By the end of the call, McNealy began snapping at analysts over the issue. "What part of three-quarters of it (was from memory issues) do you not understand?" he asked one analyst. "I'm flabbergasted we're spending so much time on gross margins," he said to another.
By the end of the call, J.P. Morgan analyst Daniel Kunstler was reassured, he said. "I think it's less of an issue now that the call's over as opposed to before the call," he said. "They scoured around for inventory. I would have done the same thing."
Sun probably also contributed to the decline in gross margin by cutting prices on existing servers so customers won't stop buying in anticipation of upcoming UltraSparc III-based systems, Kunstler said.
Lehman took a diplomatic approach about the issue. "To their credit, it was the number that moved the most in terms of percentage, in terms of business model, and they want to understand it. They're going to push, probe and parry to see if there's any other information they can glean," he said in an interview.
Sun's "dominant position in enterprise hardware remains unchallenged," Goldman Sachs analyst Laura Conigliaro said in a research note Wednesday. The company likely will have strong growth for "several more years" because of the expected new installation of computing infrastructure.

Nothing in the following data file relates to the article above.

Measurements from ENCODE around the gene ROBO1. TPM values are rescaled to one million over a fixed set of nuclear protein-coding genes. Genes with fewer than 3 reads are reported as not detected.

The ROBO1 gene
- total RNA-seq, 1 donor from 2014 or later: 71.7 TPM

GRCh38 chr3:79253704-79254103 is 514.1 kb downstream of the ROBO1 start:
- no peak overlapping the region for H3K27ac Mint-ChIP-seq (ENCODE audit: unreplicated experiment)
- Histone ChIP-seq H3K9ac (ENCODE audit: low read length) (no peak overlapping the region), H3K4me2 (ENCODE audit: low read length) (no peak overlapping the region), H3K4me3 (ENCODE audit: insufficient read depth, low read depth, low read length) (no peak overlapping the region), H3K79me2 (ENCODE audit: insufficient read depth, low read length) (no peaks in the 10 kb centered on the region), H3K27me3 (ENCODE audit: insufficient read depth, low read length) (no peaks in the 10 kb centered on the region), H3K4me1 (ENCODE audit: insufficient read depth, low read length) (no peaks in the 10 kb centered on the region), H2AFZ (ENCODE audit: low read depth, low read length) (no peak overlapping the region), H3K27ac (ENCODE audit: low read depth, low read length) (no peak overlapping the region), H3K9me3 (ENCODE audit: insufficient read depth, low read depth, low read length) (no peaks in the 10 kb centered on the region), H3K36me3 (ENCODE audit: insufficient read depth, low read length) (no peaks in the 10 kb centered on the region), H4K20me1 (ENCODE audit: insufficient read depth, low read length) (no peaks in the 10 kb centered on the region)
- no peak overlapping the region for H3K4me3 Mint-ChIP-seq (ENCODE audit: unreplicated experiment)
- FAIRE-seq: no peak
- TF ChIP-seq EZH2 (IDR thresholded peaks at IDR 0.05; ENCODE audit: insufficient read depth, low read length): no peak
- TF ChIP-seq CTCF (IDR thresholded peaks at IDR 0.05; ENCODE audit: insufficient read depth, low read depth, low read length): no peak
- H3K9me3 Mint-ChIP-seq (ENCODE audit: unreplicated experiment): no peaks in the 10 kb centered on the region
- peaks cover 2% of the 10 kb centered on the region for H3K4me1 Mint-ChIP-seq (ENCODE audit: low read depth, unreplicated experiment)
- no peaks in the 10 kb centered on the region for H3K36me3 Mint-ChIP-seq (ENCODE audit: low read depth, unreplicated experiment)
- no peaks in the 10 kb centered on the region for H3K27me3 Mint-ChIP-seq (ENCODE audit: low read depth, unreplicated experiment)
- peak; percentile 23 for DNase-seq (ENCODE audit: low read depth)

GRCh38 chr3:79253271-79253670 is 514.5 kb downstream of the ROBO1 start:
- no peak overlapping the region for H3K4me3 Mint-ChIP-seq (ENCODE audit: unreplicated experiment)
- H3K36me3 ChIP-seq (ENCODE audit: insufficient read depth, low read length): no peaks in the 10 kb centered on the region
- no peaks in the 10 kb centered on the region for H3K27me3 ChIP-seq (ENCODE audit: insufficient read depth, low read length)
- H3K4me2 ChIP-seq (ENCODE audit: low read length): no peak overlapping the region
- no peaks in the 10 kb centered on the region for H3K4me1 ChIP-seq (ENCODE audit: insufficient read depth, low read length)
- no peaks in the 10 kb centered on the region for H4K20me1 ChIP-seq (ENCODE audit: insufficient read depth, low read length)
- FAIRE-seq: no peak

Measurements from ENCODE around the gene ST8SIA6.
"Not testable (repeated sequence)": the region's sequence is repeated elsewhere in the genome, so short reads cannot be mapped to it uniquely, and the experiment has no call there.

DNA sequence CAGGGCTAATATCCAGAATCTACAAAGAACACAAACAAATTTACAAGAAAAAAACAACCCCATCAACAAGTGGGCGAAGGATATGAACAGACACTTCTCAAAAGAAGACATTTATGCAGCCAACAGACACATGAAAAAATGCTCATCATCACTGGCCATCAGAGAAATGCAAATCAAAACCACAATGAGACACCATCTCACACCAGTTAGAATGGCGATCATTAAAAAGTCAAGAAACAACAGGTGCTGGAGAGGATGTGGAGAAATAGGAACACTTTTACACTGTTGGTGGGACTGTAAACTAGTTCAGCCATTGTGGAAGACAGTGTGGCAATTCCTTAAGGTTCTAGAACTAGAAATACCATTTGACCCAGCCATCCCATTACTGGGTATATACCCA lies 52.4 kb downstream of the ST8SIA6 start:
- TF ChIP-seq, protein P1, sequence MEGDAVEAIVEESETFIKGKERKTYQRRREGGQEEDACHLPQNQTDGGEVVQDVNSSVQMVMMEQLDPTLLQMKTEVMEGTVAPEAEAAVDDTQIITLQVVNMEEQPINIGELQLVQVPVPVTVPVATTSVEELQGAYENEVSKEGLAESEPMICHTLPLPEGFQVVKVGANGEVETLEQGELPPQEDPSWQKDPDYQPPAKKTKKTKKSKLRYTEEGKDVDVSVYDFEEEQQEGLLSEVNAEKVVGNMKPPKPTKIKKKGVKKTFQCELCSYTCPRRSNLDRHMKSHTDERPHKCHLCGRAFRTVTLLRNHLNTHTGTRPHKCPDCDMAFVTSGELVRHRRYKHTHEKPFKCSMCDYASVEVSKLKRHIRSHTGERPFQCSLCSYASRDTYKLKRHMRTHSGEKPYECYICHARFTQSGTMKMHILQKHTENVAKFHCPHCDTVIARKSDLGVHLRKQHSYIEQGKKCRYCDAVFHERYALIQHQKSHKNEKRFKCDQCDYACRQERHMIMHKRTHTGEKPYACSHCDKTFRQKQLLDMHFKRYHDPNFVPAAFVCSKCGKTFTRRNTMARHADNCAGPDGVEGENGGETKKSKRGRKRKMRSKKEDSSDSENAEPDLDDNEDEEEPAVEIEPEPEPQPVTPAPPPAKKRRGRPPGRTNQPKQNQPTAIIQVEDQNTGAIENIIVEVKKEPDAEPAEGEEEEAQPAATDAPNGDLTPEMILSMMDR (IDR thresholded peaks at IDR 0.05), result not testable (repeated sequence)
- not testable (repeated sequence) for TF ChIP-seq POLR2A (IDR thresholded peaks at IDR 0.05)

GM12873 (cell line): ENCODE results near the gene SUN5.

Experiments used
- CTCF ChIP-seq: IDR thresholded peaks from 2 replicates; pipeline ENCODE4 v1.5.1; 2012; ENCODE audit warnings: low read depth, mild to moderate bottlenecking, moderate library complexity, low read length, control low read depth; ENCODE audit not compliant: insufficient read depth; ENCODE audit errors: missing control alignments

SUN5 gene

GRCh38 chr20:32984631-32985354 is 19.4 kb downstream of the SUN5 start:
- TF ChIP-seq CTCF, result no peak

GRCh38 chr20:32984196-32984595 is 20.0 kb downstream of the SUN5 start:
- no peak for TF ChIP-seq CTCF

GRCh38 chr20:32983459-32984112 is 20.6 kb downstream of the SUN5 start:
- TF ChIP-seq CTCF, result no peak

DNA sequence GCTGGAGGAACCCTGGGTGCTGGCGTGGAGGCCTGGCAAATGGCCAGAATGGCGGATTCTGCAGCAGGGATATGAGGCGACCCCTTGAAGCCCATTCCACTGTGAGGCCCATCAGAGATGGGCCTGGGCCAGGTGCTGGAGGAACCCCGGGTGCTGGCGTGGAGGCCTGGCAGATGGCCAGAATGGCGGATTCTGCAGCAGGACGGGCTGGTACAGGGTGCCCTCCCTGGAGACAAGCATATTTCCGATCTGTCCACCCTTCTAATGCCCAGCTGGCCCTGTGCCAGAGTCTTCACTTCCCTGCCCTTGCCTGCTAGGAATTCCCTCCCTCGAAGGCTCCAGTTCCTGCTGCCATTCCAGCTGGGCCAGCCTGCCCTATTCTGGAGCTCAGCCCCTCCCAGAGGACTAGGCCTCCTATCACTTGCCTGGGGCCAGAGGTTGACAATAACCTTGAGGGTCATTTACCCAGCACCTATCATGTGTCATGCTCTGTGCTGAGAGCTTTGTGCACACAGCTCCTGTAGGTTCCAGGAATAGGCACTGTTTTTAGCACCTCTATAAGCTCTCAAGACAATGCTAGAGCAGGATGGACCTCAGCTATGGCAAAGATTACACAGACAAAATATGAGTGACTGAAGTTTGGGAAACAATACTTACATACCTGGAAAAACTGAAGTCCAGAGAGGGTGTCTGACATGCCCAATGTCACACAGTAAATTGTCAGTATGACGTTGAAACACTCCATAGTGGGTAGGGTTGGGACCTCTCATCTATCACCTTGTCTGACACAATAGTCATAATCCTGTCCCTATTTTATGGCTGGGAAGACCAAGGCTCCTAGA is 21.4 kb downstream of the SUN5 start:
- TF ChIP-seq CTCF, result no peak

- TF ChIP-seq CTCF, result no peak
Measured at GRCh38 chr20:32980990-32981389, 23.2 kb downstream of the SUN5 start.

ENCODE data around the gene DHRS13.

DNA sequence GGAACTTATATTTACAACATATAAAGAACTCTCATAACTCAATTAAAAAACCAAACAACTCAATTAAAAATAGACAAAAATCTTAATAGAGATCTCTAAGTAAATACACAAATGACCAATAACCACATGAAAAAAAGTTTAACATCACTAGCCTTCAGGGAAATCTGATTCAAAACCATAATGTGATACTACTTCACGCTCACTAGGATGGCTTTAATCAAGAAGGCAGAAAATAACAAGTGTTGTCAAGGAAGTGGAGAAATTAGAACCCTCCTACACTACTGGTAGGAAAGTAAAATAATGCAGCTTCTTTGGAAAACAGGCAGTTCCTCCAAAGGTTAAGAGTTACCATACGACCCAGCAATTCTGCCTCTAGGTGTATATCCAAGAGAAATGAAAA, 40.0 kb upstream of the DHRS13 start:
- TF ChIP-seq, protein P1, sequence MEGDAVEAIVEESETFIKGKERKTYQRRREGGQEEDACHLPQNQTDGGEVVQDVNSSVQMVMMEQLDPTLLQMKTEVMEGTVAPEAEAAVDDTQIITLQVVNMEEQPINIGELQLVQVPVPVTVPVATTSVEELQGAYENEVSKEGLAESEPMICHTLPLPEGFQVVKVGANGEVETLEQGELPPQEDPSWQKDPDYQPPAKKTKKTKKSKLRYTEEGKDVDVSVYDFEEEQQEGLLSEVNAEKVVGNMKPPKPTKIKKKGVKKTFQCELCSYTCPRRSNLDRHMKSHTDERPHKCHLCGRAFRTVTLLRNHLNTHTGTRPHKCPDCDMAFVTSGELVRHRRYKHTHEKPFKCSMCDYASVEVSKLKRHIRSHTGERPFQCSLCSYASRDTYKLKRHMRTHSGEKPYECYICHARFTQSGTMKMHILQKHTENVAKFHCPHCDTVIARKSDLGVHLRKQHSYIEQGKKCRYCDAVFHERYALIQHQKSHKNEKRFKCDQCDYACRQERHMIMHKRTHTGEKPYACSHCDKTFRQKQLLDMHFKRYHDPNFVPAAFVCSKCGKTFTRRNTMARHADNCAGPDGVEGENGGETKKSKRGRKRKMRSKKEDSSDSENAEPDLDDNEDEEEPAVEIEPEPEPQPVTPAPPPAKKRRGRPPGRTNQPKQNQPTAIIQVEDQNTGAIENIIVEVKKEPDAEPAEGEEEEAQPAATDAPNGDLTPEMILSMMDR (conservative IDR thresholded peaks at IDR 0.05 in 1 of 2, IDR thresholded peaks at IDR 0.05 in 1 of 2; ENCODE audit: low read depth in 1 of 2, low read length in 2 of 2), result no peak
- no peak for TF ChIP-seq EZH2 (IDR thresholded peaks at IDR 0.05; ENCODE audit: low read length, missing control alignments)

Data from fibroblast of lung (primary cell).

The company had 50 percent revenue growth for its storage products, fueled by the debut of its T3 "Purple" network-attached storage server, the company said. Customers are viewing the T3 warily at this point, however, Merrill Lynch analyst Tom Kraemer said in a report. "We believe Sun needs to crack the high-end enterprise market" for storage, he said.
Kunstler noted that the 150 percent growth is "still off a fairly low base."
Lehman, too, used modest terms to describe the success of Sun's continuing effort to dislodge high-end storage king EMC. "While we don't have all the features and products that EMC does at the high end, it is a healthy business," he said.
Zander said Sun is being helped by the establishment of a storage-specific sales force, which grew by 200 employees last quarter to a total of 500 today.
Keeping up with demand remains a problem for Sun. For the second quarter in a row, the company has a backlog of $1.8 billion--the value of what customers ordered that Sun hasn't been able to fulfill. During the current second quarter, Sun hopes to decrease that by about $200 million, Lehman said.
Services continue to grow at the company, though in a change from earlier quarters, product revenue grew faster, Lehman said. The company hired 800 more services personnel in the last quarter and expects to continue hiring at that rate for the foreseeable future. But, Lehman added, "We do not see ourselves as a global services," referring to the division of IBM that many credited for Big Blue's financial recovery.
Meanwhile, the e-commerce iPlanet software sold jointly by Sun and America Online is becoming more of a Sun operation. Only 800 of the 2,500 iPlanet personnel are from AOL now, McNealy said.
The gradual Sun takeover of iPlanet was part of the plan established when AOL acquired Netscape in 1999, Lehman said. "We're not considering buying it out. We already own all the intellectual property rights," Lehman said in an interview. "Over time, it's just a question of do the companies want to continue to work together in this form, or a different one."